Trump's comments on hurricanes lead to climate change debate

Lester Mason
September 17, 2017

President Donald Trump, pressed on whether back-to-back deadly hurricanes have changed his views on climate change, dodged the question on Thursday by contradicting past comments he made about the size of storms that have rocked Texas and Florida.

Walking through mobile homes ravaged by Hurricane Irma in Naples, Fla., President Trump praised first responders and residents for doing an "incredible" job on rescue and recovery.

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Melania Trump revealed on Twitter that she would travel with the president. "If you go back into the teens, you'll see storms that were as big or bigger".

"People thought thousands and thousands of people may have their lives ended, and the number is a very small number, which is a great tribute to you", Trump said to the first responders.

After the visit, President Trump will then return to Washington D.C. where he and the first lady will host the White House Historical Association reception and dinner.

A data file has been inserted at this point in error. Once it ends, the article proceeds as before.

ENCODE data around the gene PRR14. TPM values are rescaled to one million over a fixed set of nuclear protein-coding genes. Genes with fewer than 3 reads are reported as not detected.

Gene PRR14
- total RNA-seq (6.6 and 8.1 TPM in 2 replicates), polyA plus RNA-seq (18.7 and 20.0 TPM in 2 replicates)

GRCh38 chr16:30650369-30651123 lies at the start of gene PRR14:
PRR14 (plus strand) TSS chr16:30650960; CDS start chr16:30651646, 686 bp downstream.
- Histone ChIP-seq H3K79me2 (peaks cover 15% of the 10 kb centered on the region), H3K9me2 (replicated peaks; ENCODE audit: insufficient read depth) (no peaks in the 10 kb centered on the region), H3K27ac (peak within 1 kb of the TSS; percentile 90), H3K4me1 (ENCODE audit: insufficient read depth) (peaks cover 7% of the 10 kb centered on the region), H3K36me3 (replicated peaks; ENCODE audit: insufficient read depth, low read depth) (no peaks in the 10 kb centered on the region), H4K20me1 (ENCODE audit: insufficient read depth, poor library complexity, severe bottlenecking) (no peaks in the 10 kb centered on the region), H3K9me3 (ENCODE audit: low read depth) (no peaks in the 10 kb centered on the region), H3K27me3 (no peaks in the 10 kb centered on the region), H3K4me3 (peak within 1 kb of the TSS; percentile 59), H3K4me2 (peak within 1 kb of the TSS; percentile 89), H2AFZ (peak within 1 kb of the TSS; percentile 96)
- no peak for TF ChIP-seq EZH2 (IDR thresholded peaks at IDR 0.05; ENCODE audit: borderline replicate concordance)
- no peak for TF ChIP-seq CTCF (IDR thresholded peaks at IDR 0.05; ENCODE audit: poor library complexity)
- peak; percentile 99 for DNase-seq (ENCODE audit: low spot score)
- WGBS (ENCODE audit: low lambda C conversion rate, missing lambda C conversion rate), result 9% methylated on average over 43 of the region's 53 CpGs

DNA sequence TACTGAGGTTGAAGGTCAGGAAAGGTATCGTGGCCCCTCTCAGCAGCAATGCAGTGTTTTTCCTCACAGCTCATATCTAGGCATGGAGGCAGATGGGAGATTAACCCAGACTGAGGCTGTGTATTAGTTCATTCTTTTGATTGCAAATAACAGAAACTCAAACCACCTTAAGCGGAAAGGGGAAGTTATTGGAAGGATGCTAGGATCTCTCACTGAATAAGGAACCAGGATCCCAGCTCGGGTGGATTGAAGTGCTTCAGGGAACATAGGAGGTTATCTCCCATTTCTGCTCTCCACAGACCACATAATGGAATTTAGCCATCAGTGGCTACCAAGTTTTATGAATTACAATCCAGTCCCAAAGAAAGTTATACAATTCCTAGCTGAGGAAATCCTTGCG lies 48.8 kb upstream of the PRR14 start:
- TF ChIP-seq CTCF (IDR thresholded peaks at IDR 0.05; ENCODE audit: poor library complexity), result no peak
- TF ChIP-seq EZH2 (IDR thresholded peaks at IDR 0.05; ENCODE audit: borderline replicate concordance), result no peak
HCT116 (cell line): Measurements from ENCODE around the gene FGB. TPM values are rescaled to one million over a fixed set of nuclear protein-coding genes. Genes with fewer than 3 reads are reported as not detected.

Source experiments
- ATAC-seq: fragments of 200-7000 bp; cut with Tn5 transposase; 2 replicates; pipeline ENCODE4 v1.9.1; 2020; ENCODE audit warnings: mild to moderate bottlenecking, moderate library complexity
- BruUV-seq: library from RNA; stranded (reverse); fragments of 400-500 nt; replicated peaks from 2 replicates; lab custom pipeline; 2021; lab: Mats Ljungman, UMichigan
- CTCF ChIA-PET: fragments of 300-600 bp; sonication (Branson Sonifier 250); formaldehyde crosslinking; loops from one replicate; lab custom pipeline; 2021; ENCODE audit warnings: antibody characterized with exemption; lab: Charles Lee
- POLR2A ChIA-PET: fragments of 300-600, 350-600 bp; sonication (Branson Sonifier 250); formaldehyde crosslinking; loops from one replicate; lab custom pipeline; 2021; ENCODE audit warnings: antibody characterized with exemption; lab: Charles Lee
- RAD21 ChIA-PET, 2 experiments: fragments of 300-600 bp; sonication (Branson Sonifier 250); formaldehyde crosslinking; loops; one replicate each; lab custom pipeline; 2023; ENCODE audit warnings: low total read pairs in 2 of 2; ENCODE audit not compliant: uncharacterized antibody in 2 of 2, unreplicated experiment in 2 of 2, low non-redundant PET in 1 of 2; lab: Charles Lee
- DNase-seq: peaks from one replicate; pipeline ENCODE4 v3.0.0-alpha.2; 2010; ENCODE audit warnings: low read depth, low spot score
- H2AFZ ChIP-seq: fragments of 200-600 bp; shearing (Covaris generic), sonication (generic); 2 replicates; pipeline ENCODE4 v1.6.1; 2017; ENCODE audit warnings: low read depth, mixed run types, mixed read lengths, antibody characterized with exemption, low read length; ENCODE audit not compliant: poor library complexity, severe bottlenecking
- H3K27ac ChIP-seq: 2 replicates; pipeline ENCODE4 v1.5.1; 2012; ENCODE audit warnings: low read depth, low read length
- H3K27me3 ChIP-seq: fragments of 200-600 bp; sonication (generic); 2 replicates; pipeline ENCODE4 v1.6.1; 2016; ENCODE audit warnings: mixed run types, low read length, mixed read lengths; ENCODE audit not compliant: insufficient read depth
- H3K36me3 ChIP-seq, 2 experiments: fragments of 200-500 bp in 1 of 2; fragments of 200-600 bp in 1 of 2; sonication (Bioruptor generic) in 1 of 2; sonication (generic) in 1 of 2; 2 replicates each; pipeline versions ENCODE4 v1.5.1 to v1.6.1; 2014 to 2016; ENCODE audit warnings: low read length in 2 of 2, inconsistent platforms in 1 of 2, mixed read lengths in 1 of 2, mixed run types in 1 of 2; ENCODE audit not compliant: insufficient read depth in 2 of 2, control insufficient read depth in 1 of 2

Afterward, the White House was mainly pleased with the trip, though some aides grumbled that he'd missed an opportunity to show more compassion as hundreds of thousands of Americans faced uncertain futures.

He warned residents to be extra vigilant, saying not to touch downed power lines and to listen to local officials.

When Trump returned to the state several days after that, he did inject himself into relief efforts, helping load boxes onto trucks and and viewing the flooding at closer range. "So I hope he runs for the Senate" against incumbent Bill Nelson, Trump said. He added that "I don't know what he's going to do". For the most recent Florida visit, Mrs Trump looked immaculate in a pair of white jeans with a loose khaki shirt and white Converse sneakers.

Trump, standing alongside Scott and other Florida officials, said he knows that "at a certain point it ends for you and we can't let it end". I wasn't there. I hope the truth comes out. Marco Rubio; state Attorney General Pam Bondi; and the Federal Emergency Management Agency's administrator, Brock Long.

FEMA also said it had moved 3.8 million meals and 3.4 million liters of water to states in the Southeast that were affected by the storm.

In Florida, some 2.69 million homes and businesses were still without power on Thursday, or about 1 in 4 Florida customers.

Other reports by Iphone Fresh

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